19. What is the key theme of the Epic of Gilgamesh?
  A) The duty of a soldier to serve the king
  B) The constant battle between good and evil
  C) The idea that men and women were created by magic
  D) Humanitys search for immortality



20. The Sumerian mathematical system was based on units of sixty, ten, and six and survives in what modern system?
  A) Calculus
  B) Musical notation
  C) Time measurement
  D) Square roots



21. Around 2300 B.C.E., what chieftain conquered Sumer and created an empire?
  A) Hammurabi
  B) Menes
  C) Akhenaten
  D) Sargon



22. How did Sargon reinforce his rule in Mesopotamia?
  A) He converted all the people to his Semitic religion.
  B) He tore down the defensive walls of major cities and appointed his own sons as rulers.
  C) He wrote the first law code.
  D) He claimed to be a descendant of the god Marduk.



23. How did religion contribute to Hammurabis political success?
  A) He demonstrated his strength by forcing the exile of all Sumerian priests.
  B) He partitioned all of Mesopotamia into small political units governed by priests.
  C) He destroyed all existing Mesopotamian religions and forced acceptance of his Babylonian faith.
  D) He claimed that divine authority stood behind the laws that he established.



24. What was the intended function of Hammurabis code?
  A) To regulate the relationships among his people and promote their welfare
  B) To intimidate the common people in order to prevent social upheaval
  C) To protect the position of nobles and priests at the expense of the commoners
  D) To increase the nobilitys power over the priesthood



25. According to Hammurabis code, who controlled a womans dowry after she married?
  A) A judge
  B) The womans husband
  C) The womans father
  D) The woman herself



26. What geographic feature had the largest impact on Egyptian culture and prosperity?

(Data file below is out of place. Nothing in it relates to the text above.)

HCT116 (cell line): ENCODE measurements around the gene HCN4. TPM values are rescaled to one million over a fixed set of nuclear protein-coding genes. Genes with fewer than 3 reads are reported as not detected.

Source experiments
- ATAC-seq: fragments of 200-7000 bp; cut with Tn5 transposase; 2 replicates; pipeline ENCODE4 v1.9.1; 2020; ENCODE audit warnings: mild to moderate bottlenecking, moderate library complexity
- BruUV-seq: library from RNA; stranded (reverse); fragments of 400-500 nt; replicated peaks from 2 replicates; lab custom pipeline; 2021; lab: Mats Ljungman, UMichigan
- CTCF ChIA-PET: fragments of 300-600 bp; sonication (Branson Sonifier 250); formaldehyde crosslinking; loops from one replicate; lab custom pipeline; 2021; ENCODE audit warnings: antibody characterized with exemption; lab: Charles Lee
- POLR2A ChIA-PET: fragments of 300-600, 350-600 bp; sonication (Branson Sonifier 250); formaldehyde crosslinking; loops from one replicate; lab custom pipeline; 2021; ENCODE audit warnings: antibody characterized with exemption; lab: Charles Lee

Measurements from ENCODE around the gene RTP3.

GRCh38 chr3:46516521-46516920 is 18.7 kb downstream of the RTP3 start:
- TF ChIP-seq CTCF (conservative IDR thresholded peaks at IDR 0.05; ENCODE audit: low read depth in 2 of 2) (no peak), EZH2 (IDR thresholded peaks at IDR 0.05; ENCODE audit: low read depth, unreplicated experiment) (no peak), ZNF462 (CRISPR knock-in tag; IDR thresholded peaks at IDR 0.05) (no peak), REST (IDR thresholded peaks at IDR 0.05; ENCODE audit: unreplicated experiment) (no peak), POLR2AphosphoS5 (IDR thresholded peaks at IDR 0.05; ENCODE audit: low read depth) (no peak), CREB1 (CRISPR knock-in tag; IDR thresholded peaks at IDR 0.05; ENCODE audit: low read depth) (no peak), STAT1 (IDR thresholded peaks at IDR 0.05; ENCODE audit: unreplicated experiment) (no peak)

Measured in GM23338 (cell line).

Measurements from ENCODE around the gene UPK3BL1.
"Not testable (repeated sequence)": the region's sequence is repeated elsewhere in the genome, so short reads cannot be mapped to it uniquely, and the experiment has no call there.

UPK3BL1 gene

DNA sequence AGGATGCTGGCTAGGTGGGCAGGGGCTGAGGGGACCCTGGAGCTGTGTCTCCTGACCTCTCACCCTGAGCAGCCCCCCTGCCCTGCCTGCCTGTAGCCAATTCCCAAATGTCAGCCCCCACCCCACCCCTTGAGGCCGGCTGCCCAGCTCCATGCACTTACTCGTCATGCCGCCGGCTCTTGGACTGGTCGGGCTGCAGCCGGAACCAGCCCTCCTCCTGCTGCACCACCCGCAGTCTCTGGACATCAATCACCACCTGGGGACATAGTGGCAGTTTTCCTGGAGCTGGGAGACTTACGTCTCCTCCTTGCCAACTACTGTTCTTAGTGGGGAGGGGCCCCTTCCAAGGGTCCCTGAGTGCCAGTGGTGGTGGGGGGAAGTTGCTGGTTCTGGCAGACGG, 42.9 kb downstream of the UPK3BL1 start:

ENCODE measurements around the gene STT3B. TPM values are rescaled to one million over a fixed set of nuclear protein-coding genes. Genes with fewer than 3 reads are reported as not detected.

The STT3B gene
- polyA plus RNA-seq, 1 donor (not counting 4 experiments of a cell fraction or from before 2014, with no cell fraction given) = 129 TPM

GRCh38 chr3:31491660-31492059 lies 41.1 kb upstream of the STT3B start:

A) The Sinai Desert
  B) The Nile River
  C) The Red Sea
  D) The Mediterranean Sea



27. How did Egyptians view the afterlife?
  A) As bleak and very frightening
  B) As pleasant
  C) As a place of punishment
  D) As a fictional realm that nonetheless inspired great wonder



28. According to Egyptian belief, the Niles rise and fall was dictated by
  A) tides.
  B) Ra.
  C) the pharaoh.
  D) priests.



29. One of the earliest deities Egyptians worshiped was Amon, god of
  A) the sky.
  B) the underworld.
  C) the dead.
  D) fertility.



30. For which of the following was a pharaoh believed to be responsible?
  A) Achieving integration between gods and humans
  B) Ruling over earth and sky
  C) Ensuring his peoples safe passage to the afterlife
  D) Organizing Egypts agricultural system



31. Egyptian hieroglyphs were recorded on papyrus sheets and on what else?
  A) Clay tablets
  B) Glass items
  C) Walls of tombs
  D) Clay pots



32. How did Egyptian and Mesopotamian women compare in terms of their ability to own and control property?
  A) Neither culture allowed women to own or control property independently.
  B) Mesopotamian women owned and controlled more property than Egyptian women.
  C) In both cultures, women were able to own and control property freely.
  D) Egyptian women owned and controlled more property than Mesopotamian women.



33. During what period did slavery become widespread in Egypt?
  A) Second Intermediate Period
  B) Old Kingdom
  C) New Kingdom
  D) First Intermediate Period



34. What important contribution did the Hyksos make to Egyptian society?
  A) They encouraged Egyptians to worship the god Amon.
  B) Their bronze technology and weaponry was adopted by Egyptians.
  C) As naval pioneers, they introduced the center-stern rudder to Egyptian ships.
  D) Their mathematicians introduced the abacus to Egypt.



35. How was the New Kingdom different from the previous Middle and Old Kingdoms?
  A) Pharaohs increasingly tried to ensure peace because they realized war was too expensive.
  B) In response to multiple social problems, pharaohs encouraged more religious activities.
  C) Egyptians now focused more on trade than on farming because the Nile became unpredictable.
  D) Egyptians now focused more on conquest of new territories and created the first Egyptian empire.



36. Which of the following contributed to the expansion of slavery in the New Kingdom period?
  A) Economic problems forced families to sell children into slavery to pay off debts.
  B) As the Egyptian population diminished, the agricultural system required more laborers to maintain farming efficiency.
  C) Power struggles within the royal family led to more people becoming slaves.
  D) Focus on the conquest of other peoples resulted in slaves being brought back to Egypt from conquered territories.



37. Why was Akhenatens interest in worship of a new sun-god Aten ultimately a failure?
  A) The elaborate worship rituals were too confusing.
  B) The hated and corrupt priesthood endorsed it.
  C) It was imposed from above and failed to find a place among the people.
  D) It attempted to do away with worship of the widely popular sun-god.